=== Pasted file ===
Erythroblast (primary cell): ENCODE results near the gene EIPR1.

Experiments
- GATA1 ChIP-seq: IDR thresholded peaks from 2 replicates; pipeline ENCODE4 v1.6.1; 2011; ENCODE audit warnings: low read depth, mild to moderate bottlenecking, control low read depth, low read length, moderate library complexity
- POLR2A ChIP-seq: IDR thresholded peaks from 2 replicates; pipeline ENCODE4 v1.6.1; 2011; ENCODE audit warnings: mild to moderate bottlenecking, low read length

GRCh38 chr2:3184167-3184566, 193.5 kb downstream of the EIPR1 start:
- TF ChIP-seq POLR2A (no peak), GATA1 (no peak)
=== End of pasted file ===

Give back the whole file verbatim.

Erythroblast (primary cell): ENCODE results near the gene EIPR1.

Experiments
- GATA1 ChIP-seq: IDR thresholded peaks from 2 replicates; pipeline ENCODE4 v1.6.1; 2011; ENCODE audit warnings: low read depth, mild to moderate bottlenecking, control low read depth, low read length, moderate library complexity
- POLR2A ChIP-seq: IDR thresholded peaks from 2 replicates; pipeline ENCODE4 v1.6.1; 2011; ENCODE audit warnings: mild to moderate bottlenecking, low read length

GRCh38 chr2:3184167-3184566, 193.5 kb downstream of the EIPR1 start:
- TF ChIP-seq POLR2A (no peak), GATA1 (no peak)